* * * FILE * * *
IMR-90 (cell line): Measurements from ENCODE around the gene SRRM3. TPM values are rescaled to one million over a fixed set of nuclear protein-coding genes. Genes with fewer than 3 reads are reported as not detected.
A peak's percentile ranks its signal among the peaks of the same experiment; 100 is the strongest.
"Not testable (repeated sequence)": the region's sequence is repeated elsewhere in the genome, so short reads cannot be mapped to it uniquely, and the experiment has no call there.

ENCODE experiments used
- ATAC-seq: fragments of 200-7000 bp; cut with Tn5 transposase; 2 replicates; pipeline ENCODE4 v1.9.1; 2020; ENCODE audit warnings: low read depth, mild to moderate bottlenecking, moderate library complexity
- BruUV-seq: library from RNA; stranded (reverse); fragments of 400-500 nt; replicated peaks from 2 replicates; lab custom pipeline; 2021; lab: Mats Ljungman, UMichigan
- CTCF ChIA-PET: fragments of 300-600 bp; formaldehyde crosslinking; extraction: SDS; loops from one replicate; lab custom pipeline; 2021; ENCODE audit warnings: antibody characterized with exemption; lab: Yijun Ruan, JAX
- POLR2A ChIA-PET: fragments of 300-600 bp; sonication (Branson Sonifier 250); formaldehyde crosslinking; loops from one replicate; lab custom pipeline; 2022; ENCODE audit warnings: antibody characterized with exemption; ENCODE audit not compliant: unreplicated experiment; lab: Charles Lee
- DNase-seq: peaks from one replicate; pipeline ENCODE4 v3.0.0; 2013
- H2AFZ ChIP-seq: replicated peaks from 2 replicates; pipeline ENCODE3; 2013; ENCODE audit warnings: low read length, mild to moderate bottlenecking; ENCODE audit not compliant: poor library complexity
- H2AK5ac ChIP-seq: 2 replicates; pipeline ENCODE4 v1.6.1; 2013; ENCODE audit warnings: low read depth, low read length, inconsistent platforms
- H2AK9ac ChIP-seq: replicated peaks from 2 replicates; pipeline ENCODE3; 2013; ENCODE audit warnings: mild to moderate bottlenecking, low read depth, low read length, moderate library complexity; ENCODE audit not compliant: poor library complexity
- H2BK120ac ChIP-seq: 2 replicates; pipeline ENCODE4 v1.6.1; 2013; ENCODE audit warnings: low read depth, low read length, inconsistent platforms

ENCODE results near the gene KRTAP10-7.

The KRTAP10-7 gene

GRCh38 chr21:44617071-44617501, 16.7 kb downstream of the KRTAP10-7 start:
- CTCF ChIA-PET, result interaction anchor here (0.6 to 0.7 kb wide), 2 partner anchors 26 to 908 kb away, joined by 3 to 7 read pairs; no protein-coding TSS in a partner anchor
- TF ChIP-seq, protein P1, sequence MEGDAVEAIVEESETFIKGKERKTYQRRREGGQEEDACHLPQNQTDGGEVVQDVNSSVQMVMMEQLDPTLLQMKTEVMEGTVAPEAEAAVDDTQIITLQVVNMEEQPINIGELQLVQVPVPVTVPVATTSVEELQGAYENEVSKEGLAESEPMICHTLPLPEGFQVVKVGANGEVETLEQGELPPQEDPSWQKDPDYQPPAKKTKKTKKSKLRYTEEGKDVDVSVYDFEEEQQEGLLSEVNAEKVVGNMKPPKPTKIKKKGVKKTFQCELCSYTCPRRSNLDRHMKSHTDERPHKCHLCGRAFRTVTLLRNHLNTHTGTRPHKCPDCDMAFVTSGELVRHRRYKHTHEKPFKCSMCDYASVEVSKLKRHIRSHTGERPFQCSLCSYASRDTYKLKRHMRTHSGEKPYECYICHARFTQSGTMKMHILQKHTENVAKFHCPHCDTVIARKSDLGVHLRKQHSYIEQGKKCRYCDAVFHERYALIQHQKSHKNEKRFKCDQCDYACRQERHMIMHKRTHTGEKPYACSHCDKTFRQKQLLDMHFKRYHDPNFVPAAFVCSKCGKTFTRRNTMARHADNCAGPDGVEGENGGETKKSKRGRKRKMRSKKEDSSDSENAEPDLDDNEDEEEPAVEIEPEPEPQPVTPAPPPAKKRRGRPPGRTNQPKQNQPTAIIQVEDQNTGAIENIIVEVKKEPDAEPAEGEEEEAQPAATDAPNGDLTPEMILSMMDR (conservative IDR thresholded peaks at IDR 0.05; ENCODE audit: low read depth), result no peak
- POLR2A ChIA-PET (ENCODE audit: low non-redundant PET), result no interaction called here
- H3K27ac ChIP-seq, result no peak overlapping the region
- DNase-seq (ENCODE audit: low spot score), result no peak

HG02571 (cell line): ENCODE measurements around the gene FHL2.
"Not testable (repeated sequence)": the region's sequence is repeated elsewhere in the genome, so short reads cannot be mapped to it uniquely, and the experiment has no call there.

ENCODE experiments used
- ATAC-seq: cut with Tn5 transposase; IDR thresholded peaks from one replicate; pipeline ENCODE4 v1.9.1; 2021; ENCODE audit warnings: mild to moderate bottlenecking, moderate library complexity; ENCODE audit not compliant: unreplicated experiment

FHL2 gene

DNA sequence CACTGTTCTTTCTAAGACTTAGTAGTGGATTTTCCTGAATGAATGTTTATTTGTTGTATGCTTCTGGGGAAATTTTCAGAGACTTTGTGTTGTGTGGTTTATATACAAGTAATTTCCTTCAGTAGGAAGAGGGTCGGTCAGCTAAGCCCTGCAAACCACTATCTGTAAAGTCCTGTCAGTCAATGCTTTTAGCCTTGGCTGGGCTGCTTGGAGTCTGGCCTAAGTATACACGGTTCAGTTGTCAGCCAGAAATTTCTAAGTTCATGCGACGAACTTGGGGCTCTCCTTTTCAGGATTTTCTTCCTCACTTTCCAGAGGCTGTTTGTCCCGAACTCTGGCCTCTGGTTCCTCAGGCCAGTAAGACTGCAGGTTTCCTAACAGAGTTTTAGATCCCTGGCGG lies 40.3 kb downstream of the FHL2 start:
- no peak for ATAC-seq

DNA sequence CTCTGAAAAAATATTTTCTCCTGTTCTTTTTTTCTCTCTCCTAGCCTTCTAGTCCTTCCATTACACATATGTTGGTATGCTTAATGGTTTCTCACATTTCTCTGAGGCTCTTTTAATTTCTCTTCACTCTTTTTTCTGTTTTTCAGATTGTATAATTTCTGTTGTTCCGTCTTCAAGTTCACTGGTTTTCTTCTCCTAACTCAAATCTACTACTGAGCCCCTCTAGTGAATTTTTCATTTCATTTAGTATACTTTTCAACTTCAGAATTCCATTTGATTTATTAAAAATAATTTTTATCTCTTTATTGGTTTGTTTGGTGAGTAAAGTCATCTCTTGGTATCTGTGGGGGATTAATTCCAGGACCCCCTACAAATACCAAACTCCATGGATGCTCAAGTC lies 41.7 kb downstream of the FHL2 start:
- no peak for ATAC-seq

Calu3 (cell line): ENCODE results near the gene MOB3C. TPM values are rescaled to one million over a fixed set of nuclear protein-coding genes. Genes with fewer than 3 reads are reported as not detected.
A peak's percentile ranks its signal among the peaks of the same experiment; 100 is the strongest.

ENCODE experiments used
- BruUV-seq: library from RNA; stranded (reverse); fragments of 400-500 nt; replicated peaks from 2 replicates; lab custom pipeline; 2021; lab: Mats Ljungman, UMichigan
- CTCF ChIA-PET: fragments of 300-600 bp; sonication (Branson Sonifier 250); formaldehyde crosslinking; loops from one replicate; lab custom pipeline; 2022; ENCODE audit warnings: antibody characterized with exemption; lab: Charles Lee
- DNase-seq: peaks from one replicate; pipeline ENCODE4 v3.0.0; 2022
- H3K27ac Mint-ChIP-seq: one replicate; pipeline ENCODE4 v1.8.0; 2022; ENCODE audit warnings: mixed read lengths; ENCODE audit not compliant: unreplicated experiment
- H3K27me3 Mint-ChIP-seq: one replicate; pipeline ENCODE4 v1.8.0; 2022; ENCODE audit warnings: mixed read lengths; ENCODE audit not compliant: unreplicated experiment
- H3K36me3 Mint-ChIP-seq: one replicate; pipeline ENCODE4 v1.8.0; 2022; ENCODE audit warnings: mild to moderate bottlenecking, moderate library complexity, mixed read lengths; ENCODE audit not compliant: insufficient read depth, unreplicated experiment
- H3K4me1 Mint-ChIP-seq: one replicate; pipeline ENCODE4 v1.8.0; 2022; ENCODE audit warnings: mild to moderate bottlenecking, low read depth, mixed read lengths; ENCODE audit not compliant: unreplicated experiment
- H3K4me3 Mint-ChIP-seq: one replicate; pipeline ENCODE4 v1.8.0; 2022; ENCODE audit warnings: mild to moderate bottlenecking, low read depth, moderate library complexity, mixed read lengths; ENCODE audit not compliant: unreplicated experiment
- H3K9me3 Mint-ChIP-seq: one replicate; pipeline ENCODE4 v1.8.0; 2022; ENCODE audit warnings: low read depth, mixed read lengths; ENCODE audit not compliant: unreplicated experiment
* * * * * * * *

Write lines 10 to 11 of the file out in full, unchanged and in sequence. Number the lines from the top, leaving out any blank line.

- H2AFZ ChIP-seq: replicated peaks from 2 replicates; pipeline ENCODE3; 2013; ENCODE audit warnings: low read length, mild to moderate bottlenecking; ENCODE audit not compliant: poor library complexity
- H2AK5ac ChIP-seq: 2 replicates; pipeline ENCODE4 v1.6.1; 2013; ENCODE audit warnings: low read depth, low read length, inconsistent platforms